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An excerpt from www.HouseOfNames.com archives copyright 2000 - 2018


The name Harnege is from the ancient Anglo-Saxon culture of the Britain and comes from the personal name Agnes, which itself is derived from the Greek name Hagne, which means pure and holy. The name was also used in the Latin phrase Agnus Dei, which means lamb of God. The personal name Agnes was popularized by devotees, the early Christian martyr, Saint Agnes.

Harnege Early Origins



The surname Harnege was first found in the English midlands county of Nottinghamshire from very ancient times, where the family name held vast estates and were an important contribution to the early life and times of the county. They are recorded in the Domesday Book as holding lands and manors. The Domesday Book was compiled by Duke William in the year 1086 A.D.

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Harnege Spelling Variations


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Harnege Spelling Variations



The first dictionaries that appeared in the last few hundred years did much to standardize the English language. Before that time, spelling variations in names were a common occurrence. The language was changing, incorporating pieces of other languages, and the spelling of names changed with it. Harnege has been spelled many different ways, including Anniss, Anness, Arness, Annison, Arnison, Annes and many more.

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Harnege Early History


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Harnege Early History



This web page shows only a small excerpt of our Harnege research. Another 193 words (14 lines of text) covering the years 1402 and 1384 are included under the topic Early Harnege History in all our PDF Extended History products and printed products wherever possible.

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Harnege Early Notables (pre 1700)


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Harnege Early Notables (pre 1700)



Another 24 words (2 lines of text) are included under the topic Early Harnege Notables in all our PDF Extended History products and printed products wherever possible.

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Harnege In Ireland


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Harnege In Ireland



Some of the Harnege family moved to Ireland, but this topic is not covered in this excerpt. Another 79 words (6 lines of text) about their life in Ireland is included in all our PDF Extended History products and printed products wherever possible.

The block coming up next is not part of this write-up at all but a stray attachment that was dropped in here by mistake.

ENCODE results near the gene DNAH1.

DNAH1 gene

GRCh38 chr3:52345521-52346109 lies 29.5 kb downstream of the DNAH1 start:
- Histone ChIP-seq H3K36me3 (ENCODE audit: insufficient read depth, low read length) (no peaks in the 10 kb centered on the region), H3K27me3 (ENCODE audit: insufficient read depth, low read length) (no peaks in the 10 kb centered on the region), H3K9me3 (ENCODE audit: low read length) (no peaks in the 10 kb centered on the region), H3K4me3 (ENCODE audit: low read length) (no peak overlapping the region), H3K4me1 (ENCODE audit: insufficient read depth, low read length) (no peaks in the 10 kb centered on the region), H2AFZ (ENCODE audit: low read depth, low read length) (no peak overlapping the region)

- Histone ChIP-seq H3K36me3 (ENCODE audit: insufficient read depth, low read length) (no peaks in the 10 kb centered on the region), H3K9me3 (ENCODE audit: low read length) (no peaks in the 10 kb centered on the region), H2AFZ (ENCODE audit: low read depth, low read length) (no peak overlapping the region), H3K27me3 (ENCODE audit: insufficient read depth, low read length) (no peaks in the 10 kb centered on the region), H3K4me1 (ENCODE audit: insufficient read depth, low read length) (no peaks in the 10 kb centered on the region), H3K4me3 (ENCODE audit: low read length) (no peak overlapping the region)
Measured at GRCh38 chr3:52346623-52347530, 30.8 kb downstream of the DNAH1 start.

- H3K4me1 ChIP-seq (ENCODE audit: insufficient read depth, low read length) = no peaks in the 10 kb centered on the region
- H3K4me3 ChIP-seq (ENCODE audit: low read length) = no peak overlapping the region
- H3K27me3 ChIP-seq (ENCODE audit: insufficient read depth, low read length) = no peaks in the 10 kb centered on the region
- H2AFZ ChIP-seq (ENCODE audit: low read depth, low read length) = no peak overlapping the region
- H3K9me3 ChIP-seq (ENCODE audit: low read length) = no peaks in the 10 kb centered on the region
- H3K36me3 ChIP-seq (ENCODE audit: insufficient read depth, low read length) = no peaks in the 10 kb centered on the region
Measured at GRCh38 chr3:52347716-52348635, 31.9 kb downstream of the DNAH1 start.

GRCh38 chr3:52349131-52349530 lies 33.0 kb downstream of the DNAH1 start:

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The Great Migration


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The Great Migration



Thousands of English families in this era began to emigrate the New World in search of land and freedom from religious and political persecution. Although the passage was expensive and the ships were dark, crowded, and unsafe, those who made the voyage safely were rewarded with opportunities unavailable to them in their homeland. Research into passenger and immigration lists has revealed some of the very first Harneges to arrive in North America: William Annis, who settled in Virginia in 1639; Thomas Anniss, aged 23, who settled there in 1683; as well as William Arness, who arrived at Philadelphia, Pennsylvania, in 1685..

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Harnege Family Crest Products


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Harnege Family Crest Products




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See Also


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See Also




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Citations


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Citations



    Other References

    1. Fairbairn. Fairbain's book of Crests of the Families of Great Britain and Ireland, 4th Edition 2 volumes in one. Baltimore: Heraldic Book Company, 1968. Print.
    2. Burke, Sir Bernard. Genealogical and Heraldic History of the Peerage and Baronetage, The Privy Council, Knightage and Compainonage. London: Burke Publishing, 1921. Print.
    3. Egle, William Henry. Pennsylvania Genealogies Scotch-Irish and German. Harrisburg: L.S. Hart, 1886. Print.
    4. Bradford, William. History of Plymouth Plantation 1620-1647 Edited by Samuel Eliot Morrison 2 Volumes. New York: Russell and Russell, 1968. Print.
    5. Crispin, M. Jackson and Leonce Mary. Falaise Roll Recording Prominent Companions of William Duke of Normandy at the Conquest of England. Baltimore: Genealogical Publishing. Print.
    6. Williams, Dr Ann. And G.H. Martin . Domesday Book A Complete Translation. London: Penguin, 1992. Print. (ISBN 0-141-00523-8).
    7. Hinde, Thomas Ed. The Domesday Book England's Heritage Then and Now. Surrey: Colour Library Books, 1995. Print. (ISBN 1-85833-440-3).
    8. Thirsk, Joan. The Agrarian History of England and Wales. Cambridge: Cambridge University Press: 7 Volumes. Print.
    9. Foster, Joseph. Dictionary of Heraldry Feudal Coats of Arms and Pedigrees. London: Bracken Books, 1989. Print. (ISBN 1-85170-309-8).
    10. Markale, J. Celtic Civilization. London: Gordon & Cremonesi, 1976. Print.
    11. ...

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